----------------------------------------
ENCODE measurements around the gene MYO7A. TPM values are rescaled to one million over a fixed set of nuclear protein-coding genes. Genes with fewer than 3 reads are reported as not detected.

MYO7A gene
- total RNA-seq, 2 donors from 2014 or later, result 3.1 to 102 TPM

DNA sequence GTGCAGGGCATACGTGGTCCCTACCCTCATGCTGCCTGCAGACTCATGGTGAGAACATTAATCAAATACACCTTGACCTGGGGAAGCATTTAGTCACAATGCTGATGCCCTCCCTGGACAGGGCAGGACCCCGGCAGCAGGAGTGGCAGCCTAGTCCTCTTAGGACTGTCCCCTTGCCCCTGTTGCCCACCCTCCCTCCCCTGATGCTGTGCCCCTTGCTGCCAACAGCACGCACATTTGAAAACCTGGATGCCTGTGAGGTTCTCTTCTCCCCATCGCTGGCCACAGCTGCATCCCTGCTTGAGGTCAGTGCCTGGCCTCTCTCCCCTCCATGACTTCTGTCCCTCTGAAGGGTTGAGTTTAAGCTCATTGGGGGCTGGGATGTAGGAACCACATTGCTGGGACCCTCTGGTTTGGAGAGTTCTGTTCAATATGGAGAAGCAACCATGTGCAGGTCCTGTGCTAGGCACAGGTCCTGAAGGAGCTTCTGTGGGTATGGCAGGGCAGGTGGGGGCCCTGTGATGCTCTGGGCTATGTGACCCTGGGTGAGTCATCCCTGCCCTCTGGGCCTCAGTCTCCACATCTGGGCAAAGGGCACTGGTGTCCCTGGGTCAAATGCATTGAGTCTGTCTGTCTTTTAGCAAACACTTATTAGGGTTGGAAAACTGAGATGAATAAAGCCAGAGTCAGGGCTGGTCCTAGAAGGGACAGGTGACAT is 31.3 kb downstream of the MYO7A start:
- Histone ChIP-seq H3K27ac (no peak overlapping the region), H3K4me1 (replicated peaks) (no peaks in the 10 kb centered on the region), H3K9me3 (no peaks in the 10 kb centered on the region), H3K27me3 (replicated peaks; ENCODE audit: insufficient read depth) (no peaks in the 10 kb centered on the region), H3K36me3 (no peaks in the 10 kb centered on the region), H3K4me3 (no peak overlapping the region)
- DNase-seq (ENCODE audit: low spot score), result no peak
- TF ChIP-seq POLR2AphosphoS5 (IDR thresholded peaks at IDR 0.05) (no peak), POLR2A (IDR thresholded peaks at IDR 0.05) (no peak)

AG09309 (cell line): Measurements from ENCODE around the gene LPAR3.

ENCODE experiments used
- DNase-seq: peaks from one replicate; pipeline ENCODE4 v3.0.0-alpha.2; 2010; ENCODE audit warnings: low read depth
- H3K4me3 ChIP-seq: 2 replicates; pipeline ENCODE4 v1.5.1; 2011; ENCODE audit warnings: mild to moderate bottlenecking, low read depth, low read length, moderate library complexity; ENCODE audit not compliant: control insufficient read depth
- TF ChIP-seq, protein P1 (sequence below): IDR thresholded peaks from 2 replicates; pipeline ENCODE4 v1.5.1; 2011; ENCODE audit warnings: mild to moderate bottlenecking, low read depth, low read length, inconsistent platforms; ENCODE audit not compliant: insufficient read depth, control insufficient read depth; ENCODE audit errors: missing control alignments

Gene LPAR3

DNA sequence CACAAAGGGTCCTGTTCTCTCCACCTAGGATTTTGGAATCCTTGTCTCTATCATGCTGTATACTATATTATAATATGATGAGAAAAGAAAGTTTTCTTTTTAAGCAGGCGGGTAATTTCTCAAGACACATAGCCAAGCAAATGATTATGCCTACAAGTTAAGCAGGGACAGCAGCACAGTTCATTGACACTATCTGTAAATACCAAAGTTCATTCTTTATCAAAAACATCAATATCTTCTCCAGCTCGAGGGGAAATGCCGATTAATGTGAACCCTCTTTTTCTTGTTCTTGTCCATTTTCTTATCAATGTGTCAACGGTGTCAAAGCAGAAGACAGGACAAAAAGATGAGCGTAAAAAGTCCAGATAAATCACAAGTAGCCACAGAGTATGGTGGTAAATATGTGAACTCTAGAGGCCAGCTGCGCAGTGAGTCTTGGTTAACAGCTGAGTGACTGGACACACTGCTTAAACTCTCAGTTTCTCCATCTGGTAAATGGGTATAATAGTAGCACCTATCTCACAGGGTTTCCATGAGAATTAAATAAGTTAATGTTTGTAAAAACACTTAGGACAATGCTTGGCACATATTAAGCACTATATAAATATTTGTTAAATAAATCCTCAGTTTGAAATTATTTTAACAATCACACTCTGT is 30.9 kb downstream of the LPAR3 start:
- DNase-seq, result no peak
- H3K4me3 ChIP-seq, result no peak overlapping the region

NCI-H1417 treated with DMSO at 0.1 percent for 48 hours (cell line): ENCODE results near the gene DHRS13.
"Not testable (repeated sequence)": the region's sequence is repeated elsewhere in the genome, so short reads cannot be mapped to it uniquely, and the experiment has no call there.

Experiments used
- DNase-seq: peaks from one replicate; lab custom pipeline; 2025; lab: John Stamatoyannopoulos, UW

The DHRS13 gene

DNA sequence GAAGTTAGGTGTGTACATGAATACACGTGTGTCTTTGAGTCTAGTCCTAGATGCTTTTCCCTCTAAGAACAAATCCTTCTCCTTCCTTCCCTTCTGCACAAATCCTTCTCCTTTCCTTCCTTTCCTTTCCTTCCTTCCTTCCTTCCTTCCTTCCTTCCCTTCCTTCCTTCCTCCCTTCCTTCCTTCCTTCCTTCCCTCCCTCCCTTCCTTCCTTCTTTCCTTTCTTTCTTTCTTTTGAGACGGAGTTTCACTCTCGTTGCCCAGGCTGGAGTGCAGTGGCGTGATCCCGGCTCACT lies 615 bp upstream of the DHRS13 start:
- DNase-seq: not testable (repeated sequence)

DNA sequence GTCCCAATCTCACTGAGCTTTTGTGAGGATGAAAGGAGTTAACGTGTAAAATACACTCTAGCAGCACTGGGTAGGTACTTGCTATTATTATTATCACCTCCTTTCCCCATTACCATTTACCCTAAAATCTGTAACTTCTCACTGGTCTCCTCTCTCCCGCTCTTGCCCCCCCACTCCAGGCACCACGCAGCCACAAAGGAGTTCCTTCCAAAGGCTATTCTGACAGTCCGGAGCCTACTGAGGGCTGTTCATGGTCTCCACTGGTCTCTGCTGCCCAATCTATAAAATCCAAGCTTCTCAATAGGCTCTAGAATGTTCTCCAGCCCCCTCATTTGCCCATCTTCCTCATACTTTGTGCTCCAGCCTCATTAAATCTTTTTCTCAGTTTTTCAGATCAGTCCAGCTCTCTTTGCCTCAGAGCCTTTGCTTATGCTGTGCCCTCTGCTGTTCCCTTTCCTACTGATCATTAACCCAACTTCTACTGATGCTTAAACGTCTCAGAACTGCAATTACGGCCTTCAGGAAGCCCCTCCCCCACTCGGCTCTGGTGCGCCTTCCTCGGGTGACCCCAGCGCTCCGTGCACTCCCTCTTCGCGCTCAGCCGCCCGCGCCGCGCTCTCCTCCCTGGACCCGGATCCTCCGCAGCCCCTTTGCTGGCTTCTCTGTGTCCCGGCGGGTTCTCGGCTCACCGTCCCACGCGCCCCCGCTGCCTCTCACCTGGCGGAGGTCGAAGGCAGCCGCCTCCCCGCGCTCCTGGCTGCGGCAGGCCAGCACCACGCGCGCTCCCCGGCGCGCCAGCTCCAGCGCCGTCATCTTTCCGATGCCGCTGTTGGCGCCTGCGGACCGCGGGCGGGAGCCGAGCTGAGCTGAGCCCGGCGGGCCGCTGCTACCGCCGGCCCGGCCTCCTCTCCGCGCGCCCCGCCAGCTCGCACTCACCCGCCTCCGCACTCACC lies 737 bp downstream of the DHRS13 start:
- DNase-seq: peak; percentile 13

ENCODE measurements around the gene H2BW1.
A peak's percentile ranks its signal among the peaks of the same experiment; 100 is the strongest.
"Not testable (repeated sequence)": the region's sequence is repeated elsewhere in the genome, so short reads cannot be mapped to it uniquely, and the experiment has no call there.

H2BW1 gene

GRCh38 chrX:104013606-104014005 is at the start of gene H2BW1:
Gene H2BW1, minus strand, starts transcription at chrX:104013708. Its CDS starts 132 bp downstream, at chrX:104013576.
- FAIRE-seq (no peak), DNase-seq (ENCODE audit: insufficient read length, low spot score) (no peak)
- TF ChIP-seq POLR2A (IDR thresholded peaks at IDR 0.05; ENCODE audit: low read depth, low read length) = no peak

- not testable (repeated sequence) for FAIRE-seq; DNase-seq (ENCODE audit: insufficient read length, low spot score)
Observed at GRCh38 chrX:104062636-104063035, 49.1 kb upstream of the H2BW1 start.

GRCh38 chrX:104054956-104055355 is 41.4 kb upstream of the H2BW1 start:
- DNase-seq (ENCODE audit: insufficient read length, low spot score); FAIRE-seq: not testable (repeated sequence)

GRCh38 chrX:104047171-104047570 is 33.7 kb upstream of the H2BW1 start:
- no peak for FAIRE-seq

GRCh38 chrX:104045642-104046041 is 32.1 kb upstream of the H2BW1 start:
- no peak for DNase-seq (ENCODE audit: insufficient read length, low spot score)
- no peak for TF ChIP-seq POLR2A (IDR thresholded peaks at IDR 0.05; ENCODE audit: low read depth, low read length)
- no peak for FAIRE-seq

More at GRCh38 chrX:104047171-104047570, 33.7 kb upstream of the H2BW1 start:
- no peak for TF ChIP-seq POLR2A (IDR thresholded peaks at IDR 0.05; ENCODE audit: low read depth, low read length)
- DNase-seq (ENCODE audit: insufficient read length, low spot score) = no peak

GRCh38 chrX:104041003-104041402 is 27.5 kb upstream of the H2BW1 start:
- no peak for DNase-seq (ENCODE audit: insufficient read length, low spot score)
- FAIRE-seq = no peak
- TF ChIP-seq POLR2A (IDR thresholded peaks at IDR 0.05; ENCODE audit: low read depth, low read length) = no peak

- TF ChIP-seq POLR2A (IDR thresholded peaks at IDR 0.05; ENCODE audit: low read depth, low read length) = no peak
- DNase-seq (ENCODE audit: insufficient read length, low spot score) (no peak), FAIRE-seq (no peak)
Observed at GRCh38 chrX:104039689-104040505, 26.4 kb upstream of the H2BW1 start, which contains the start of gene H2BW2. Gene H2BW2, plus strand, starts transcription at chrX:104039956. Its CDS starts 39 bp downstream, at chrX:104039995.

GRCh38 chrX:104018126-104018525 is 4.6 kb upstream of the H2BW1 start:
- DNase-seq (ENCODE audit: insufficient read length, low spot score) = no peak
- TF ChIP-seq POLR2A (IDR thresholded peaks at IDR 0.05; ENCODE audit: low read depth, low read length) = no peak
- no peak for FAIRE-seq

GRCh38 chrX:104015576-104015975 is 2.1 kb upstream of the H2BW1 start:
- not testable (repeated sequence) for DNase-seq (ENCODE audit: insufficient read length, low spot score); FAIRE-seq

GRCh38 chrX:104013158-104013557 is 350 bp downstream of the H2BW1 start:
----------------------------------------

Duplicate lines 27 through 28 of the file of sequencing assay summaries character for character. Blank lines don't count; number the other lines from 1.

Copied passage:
A peak's percentile ranks its signal among the peaks of the same experiment; 100 is the strongest.
"Not testable (repeated sequence)": the region's sequence is repeated elsewhere in the genome, so short reads cannot be mapped to it uniquely, and the experiment has no call there.